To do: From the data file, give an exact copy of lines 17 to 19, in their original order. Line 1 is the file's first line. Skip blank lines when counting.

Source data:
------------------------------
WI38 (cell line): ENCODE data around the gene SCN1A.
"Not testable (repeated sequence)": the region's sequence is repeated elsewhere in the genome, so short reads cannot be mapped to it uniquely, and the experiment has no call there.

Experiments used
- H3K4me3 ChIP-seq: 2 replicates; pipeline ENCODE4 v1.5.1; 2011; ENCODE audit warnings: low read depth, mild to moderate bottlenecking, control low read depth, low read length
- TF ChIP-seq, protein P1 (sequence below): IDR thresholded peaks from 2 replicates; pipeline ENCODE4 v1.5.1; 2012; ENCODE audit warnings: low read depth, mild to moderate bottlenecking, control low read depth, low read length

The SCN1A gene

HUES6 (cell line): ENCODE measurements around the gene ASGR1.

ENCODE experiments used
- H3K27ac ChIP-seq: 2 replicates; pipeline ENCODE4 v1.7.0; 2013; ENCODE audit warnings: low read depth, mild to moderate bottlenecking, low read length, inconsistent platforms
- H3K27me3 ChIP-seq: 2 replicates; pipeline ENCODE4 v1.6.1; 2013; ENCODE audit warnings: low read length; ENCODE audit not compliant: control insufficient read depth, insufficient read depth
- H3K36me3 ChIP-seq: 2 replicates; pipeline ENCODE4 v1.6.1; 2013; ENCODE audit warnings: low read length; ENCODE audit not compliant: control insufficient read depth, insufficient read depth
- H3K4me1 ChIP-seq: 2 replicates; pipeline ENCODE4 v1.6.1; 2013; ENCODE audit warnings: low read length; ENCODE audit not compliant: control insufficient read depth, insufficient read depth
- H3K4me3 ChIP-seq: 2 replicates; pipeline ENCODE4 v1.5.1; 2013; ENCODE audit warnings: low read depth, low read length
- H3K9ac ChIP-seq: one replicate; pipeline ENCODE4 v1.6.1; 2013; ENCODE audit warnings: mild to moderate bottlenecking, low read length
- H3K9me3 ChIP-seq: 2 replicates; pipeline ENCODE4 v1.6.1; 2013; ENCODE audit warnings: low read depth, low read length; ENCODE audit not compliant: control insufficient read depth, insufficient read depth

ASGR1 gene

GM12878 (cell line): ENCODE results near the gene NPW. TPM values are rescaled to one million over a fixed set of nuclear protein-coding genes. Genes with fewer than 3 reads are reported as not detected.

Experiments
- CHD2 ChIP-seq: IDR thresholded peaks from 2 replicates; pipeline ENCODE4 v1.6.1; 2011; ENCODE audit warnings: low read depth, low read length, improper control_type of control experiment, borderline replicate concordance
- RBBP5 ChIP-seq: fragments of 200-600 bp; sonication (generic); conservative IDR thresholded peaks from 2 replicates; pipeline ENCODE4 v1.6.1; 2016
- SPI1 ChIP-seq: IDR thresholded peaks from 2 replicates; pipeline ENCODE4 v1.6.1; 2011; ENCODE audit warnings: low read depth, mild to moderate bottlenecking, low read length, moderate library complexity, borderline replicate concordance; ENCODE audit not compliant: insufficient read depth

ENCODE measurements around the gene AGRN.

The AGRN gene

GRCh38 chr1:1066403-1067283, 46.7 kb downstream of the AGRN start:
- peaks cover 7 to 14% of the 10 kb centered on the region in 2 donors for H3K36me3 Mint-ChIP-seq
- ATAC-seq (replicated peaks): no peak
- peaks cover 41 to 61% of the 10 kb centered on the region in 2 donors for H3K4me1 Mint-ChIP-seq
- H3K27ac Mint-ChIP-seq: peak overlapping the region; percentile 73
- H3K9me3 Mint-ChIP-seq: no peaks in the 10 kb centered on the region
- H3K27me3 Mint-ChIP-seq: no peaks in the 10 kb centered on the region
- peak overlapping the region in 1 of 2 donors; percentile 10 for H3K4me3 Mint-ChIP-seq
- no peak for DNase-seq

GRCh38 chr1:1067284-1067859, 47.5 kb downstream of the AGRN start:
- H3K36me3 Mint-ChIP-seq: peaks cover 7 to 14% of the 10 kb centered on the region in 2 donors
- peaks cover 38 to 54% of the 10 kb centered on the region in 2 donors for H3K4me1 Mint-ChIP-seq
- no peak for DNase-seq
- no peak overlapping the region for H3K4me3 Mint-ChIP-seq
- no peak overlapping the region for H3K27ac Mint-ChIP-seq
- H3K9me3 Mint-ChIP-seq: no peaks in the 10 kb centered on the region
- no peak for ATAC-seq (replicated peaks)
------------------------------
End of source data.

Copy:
GM12878 (cell line): ENCODE results near the gene NPW. TPM values are rescaled to one million over a fixed set of nuclear protein-coding genes. Genes with fewer than 3 reads are reported as not detected.

Experiments
- CHD2 ChIP-seq: IDR thresholded peaks from 2 replicates; pipeline ENCODE4 v1.6.1; 2011; ENCODE audit warnings: low read depth, low read length, improper control_type of control experiment, borderline replicate concordance